top of page


As we venture off to the Cay Sal Bank, we started off with some rough water and high winds. Dramamine is high in demand. As we made our way to Cat Cay to check in, the weather became much more favorable and we are all full of happy hearts to be back in the Bahamas. As we wait for customs to check us in, we topped off the boat with fuel in preparation for our southerly journey. Some evening fly fishing for Bones are on the agenda and off to fill our bellies of yummy island grub...which at Cat Cay, believe it or the ribs!!! I didn't believe it until the boys shares this secret.

As first light began to show, we slowly wakened to go under way. Some bad weather was still lingering around with the slow moving front trying to push its way through. We saw more water spouts that morning than I have ever seen in my life. Luckily, they were from a distance. Seas were good, better than the journey over and we were all excited to be heading our way down to Cay Sal Bank. Of course we were trolling for some lingering Wahoo, but with no luck catching any. As we approached the bank, we did a few deep drops along the shelf. Nothing major, just checking it out. Moving south towards Elbow Cay, it began to dawn on me how remote we actually were. Before it got too late, we headed to the leeward side of Elbow Cay and find our spot for the evening. Since we had a few more hours of daylight, we decided to go check out a few spots closer to land to check out how big these lobsters really are over here. Well, it's still fairly deep right up to the rocks and as everyone says...shark infested!! And the lobster were big. Still, a fun evening adventure. Little did we know, this was just the beginning.

As dusk approached, our friends and traveling companion vessel were returning from some evening Yellowtailing...which by the way...we should have done because they loaded up with giant Yellowtails. As they were just setting the anchor, we see a small primitive raft, and I mean PRIMITIVE, loaded with twelve Cuban refugees waiving a small red flag approaching their boat. As we see the raft approaching their bow of the boat, a quick hail over the radio giving a heads up on the upcoming visitors. This situation got very real when both firearms on board were pulled out an loaded. I read about this stuff happening but NEVER thought we would actually happen. Luckily, they were only looking for food and water out of desperation...but you never know what tired and hungry people would do out of desperation. I had read online that the U.S. Coast Guard closely monitors the Cay Sal Bank and can be easily reached on Channel 16 and if you aid and assist any refugees out on the Bank, you need to report it immediately...well that's what I did. Sure enough, the Coast Guard answered and responded ASAP. I was seriously impressed. We gave them our coordinates and were unsure what they would actually do. Well, needless to say, we did not sleep that night.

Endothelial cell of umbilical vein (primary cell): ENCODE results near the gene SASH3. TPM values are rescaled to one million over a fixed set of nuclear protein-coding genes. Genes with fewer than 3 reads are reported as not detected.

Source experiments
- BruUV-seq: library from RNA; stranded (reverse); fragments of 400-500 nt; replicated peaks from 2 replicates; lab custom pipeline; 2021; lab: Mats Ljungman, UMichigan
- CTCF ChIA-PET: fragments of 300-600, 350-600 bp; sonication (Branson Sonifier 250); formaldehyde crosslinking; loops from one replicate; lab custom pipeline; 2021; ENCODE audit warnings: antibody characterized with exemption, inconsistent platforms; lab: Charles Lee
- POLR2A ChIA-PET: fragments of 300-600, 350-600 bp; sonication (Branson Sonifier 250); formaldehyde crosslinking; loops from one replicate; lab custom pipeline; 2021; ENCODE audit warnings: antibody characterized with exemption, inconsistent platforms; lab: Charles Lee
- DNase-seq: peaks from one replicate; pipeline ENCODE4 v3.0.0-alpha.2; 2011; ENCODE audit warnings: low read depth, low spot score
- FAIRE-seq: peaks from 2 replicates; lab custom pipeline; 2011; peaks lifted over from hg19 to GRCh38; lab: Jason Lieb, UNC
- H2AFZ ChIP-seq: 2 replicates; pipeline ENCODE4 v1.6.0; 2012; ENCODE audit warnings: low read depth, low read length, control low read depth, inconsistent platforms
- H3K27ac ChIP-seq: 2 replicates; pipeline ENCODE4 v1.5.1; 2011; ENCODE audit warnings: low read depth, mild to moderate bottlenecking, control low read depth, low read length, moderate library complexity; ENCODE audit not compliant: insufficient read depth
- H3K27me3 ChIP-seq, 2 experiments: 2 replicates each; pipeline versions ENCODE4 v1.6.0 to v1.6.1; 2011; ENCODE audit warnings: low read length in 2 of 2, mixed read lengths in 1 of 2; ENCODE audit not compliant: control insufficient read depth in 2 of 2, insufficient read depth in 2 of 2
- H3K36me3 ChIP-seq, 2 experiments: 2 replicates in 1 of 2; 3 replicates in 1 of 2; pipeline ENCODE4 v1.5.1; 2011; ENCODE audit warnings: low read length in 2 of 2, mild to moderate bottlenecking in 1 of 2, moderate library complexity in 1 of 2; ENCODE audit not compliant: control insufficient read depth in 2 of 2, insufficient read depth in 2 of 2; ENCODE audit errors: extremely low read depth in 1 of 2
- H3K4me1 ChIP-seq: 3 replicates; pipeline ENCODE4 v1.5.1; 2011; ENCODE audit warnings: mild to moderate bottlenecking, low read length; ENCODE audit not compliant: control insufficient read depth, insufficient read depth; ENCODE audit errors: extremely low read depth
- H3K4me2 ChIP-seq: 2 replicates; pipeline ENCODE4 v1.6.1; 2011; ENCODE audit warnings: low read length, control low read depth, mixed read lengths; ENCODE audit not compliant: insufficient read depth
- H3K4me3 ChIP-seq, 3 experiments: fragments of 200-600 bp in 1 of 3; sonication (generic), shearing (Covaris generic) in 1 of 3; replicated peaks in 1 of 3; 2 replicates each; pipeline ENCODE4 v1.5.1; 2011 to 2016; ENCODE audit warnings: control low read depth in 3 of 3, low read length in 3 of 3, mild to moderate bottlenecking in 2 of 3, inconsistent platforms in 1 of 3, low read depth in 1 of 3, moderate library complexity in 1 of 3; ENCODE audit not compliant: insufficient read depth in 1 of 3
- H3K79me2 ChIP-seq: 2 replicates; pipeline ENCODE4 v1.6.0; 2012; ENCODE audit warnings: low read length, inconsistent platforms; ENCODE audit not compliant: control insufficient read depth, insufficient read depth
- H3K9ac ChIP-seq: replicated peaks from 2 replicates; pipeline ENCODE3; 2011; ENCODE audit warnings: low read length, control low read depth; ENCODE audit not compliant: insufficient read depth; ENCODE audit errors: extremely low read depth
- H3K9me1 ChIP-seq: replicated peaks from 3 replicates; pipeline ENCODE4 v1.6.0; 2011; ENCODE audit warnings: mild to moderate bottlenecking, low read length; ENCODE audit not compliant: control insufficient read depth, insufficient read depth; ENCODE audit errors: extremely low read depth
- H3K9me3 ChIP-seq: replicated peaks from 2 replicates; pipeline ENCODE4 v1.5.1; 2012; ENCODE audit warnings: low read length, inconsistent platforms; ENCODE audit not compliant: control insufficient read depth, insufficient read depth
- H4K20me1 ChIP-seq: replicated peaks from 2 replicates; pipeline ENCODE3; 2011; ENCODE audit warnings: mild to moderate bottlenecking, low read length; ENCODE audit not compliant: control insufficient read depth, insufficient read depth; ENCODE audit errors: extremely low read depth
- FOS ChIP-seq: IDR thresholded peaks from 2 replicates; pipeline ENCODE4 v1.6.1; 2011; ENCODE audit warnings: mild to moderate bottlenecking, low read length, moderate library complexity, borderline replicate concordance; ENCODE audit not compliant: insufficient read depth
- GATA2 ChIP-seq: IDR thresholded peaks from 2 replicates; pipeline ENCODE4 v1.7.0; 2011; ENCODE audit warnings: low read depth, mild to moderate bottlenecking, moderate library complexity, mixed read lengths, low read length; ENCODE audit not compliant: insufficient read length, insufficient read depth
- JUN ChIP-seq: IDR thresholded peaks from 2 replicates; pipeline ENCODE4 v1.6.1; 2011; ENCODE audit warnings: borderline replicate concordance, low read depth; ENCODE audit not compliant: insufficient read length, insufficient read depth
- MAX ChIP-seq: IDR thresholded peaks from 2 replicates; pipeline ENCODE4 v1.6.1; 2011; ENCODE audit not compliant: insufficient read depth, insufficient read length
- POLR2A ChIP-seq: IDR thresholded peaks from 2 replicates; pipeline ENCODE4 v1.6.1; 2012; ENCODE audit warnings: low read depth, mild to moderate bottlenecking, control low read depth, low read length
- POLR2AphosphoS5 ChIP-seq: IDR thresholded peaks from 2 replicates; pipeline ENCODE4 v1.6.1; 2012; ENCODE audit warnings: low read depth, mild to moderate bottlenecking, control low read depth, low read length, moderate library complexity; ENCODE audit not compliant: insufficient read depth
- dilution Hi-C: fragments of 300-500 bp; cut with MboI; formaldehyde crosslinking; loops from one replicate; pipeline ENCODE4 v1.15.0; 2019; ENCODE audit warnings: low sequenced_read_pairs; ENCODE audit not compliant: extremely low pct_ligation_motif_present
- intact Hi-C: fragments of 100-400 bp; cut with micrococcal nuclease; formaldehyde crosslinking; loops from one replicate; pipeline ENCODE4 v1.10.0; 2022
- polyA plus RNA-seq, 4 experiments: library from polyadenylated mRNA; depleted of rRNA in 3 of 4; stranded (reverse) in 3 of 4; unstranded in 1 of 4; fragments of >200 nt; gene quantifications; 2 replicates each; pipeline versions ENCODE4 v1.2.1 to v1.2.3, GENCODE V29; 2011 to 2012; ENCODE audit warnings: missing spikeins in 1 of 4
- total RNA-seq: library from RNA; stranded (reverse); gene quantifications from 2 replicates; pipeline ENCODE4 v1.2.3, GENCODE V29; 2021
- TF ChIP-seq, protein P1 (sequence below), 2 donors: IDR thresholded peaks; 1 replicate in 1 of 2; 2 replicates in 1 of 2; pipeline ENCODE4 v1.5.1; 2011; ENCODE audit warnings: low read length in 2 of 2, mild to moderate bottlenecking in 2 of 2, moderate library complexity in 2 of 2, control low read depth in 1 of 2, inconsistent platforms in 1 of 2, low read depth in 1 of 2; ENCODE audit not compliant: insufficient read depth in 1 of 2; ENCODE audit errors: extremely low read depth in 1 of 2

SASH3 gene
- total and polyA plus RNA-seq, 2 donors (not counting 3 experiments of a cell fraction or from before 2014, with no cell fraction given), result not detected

As civil daylight was approaching, I could see a line of people hiking up on land. It was the Cubans hiking, they spent the night somewhere tucked in the little land that is there. I could not believe it, but with the wind shifting and now out of the north, there is no way they could make it in the raft they had. Sure enough, the U.S Coast Guard showed up a few hours later with their C-130 circling in the air and Cutter moving over and tender ready to go. I'm not sure about what happened to these twelve people after the Coast Guard approached them. I also have mixed emotions about this whole situation. That I could have very well sent these people back to the doom hell hole they wanted to escape from or I saved their life due to the rough seas, northern wind and minimal food and water.

As we watched the whole thing go down, we of course continued our fishing. Picking a few spots to deep drop, really searching for Mystics. Nothing outstanding, but some nice grouper, snapper, big jacks that liked to fight...and more sharks. Both boats lost an anchor, so travelers, bring your spare and choose wisely where you anchor over here. A series of mishaps leads me to think this place is most definitely haunted, since EVERYONE I have talked to that comes here to fish has some sort of weird unexplainable drama. Until next time Cay Sal...

bottom of page